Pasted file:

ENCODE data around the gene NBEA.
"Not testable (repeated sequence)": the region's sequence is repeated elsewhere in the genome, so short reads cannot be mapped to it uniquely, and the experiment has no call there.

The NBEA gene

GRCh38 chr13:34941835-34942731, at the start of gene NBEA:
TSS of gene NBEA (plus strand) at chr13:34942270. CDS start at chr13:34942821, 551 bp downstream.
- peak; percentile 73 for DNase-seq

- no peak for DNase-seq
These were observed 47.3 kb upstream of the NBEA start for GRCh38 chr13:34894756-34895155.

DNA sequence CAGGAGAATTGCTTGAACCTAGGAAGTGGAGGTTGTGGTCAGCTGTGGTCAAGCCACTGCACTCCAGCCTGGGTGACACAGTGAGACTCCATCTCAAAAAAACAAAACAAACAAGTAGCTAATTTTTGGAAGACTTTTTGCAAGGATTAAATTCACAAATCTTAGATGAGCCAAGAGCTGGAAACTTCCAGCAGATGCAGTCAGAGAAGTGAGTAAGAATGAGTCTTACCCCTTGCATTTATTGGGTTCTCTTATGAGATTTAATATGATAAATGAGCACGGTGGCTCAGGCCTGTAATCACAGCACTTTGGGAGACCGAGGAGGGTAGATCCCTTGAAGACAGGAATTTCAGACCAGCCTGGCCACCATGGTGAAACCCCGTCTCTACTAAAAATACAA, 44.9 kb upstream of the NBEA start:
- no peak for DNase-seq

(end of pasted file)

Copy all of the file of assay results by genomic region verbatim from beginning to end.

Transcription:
ENCODE data around the gene NBEA.
"Not testable (repeated sequence)": the region's sequence is repeated elsewhere in the genome, so short reads cannot be mapped to it uniquely, and the experiment has no call there.

The NBEA gene

GRCh38 chr13:34941835-34942731, at the start of gene NBEA:
TSS of gene NBEA (plus strand) at chr13:34942270. CDS start at chr13:34942821, 551 bp downstream.
- peak; percentile 73 for DNase-seq

- no peak for DNase-seq
These were observed 47.3 kb upstream of the NBEA start for GRCh38 chr13:34894756-34895155.

DNA sequence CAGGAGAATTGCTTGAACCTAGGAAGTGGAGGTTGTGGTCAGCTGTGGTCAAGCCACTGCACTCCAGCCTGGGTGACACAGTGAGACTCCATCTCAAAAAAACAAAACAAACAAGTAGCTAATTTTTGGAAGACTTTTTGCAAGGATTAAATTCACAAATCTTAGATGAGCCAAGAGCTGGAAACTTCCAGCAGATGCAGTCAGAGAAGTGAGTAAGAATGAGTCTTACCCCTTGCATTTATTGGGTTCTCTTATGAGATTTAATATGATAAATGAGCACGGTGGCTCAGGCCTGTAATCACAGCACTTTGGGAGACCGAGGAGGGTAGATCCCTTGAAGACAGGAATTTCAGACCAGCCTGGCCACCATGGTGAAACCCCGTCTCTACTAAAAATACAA, 44.9 kb upstream of the NBEA start:
- no peak for DNase-seq